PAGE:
Thanks to 400 years of Ottoman rule (1515-1917), several monuments are of Turkish origin. The majestic clock tower built in 1906 to honor Sultan Abdul Hamid II marks the city’s northern entrance. Mahmoudiya Mosque, the largest in Jaffa, was built by Abu Nabbut, Governor of Jaffa (1810-1820) and has a charming sabil (water fountain) for pilgrims. The Saraya (Turkish Governor’s Palace) built for Mohammed Agha in the 1890s was used as a post office and jail before becoming a soap factory. The New Saraya inaugurated in 1897 was bombed and only the facade and Romanesque columns survive.
Yet, for all the histories that Jaffa holds, it lies on the cutting edge of art and design. Walls are awash with street art while charming nooks have quirky boutiques and cafés. The best place to experience Jaffa’s bohemian flair is Shuk HaPishpeshim or Jaffa Flea Market. By evening, tables and chairs dot the pavements, transforming the whole area into a vibrant outdoor dining space. The stylish Puaa restaurant has furniture sourced from the flea market and every item is for sale!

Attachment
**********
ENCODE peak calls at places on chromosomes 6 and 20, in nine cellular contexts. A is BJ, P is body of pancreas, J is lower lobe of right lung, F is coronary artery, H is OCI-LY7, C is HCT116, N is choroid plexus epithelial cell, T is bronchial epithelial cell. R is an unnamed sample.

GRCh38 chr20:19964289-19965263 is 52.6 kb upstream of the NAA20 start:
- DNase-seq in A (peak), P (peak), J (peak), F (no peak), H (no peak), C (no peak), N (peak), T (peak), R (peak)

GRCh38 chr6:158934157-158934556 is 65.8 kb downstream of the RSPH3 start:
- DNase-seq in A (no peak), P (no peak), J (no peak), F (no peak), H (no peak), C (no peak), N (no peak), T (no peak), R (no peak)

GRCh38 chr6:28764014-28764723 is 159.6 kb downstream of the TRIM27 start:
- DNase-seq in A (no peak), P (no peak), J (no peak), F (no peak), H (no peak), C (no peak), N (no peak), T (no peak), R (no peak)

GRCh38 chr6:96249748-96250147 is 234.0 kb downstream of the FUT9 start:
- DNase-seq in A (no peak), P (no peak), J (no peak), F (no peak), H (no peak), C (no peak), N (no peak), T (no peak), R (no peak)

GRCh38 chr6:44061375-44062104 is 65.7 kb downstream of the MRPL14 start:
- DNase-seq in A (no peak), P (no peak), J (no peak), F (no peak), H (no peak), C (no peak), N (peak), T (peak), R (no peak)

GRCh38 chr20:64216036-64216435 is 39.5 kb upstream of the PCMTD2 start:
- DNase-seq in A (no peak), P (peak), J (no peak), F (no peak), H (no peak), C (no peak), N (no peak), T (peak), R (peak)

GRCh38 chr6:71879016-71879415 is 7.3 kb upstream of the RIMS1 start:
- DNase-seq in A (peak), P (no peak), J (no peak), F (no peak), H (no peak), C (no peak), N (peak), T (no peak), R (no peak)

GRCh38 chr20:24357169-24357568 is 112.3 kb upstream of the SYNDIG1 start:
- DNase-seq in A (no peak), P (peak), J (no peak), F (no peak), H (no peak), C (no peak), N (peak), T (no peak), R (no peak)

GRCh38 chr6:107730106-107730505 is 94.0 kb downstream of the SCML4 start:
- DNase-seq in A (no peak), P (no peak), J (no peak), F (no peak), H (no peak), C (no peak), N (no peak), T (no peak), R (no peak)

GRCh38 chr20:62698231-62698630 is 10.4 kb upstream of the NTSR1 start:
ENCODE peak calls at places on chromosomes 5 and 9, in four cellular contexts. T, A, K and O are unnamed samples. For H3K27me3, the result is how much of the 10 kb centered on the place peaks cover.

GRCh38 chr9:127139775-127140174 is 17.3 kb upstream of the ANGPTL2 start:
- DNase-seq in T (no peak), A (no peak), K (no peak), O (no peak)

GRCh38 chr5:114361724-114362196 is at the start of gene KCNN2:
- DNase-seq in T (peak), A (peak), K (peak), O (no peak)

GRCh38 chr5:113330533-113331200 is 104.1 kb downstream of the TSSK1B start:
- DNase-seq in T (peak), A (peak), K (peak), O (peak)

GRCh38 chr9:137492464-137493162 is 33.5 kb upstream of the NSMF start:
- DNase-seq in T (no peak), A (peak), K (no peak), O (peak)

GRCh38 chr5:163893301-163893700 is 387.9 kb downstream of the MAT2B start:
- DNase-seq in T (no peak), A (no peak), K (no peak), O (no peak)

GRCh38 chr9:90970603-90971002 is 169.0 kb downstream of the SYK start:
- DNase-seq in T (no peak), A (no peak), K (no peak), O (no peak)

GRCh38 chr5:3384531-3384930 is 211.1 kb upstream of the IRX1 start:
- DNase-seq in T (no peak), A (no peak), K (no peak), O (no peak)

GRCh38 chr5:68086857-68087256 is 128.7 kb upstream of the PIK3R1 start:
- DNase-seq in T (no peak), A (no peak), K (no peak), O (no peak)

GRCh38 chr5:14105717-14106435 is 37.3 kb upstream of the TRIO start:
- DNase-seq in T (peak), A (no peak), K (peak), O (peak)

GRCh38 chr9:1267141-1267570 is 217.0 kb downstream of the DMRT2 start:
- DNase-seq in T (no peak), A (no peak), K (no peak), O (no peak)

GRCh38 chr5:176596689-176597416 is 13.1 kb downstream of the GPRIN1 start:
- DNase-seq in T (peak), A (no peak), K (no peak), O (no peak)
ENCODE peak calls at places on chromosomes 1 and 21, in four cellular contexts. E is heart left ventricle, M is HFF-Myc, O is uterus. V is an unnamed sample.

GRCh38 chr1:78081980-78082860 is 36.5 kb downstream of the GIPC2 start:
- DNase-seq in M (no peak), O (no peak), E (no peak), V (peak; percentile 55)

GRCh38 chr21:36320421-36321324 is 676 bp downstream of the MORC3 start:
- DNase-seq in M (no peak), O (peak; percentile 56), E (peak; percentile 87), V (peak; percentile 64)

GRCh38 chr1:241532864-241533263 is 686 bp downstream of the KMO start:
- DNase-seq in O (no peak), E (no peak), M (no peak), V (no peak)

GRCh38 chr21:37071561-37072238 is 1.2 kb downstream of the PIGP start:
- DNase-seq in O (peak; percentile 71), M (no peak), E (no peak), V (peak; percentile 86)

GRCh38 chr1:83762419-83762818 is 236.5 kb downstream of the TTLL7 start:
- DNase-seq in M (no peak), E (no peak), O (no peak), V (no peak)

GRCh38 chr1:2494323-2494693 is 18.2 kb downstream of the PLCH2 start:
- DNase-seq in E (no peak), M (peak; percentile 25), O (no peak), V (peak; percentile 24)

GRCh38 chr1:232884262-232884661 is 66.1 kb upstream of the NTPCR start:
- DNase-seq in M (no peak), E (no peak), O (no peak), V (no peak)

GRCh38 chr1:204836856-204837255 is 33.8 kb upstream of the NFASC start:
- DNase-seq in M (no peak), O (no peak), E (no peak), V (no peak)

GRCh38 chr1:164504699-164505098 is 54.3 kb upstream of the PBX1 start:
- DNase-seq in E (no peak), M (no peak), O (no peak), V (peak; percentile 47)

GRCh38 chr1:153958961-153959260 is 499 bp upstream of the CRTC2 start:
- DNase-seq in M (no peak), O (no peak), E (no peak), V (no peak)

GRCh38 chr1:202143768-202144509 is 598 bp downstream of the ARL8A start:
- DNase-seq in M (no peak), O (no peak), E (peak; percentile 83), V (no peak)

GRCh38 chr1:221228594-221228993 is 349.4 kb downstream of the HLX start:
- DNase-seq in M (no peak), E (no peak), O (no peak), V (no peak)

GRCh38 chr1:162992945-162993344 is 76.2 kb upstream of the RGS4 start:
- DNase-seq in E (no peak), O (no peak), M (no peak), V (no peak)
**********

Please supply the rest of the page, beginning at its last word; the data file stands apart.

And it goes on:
Despite the clash of civilizations, one thing that unifies everybody is food. Locals throng Abu Hassan for creamy hummus and msabbaha (hummus with chickpeas). Legendary sweet shop Abouelafia dishes out bourekas (stuffed pastries) proudly sporting ‘Abouelafia’s Co-existence Association’ t-shirts ‘Jews and Arabs refuse to be enemies’.
Strolling down Jaffa’s cobbled pathways, I came across Ran Morin’s enigmatic sculpture ‘Oranger Suspendu’ where an orange tree grew out of an artificial stone suspended by steel wires. The Hovering Orange Tree is seen not just a metaphor for Israel’s prosperity, but the fate of its people, hanging between heaven and earth.
The national carrier El Al flies direct from Mumbai to Tel Aviv-Yafo in 8 hrs while Air India takes 7hr 15 min from Delhi. Turkish Airlines flies via Istanbul and Ethiopian Airlines via Addis Ababa.
Bourekas and sweets at Abouelafia Bakery
Hummus at Abu Hassan/Ali Karawan
The Old Man and the Sea
Ofer Moghadam Tours
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Author: Anurag Mallick. This article appeared on 14 July 2018 in HT City Cafe, the supplement of Hindustan Times newspaper.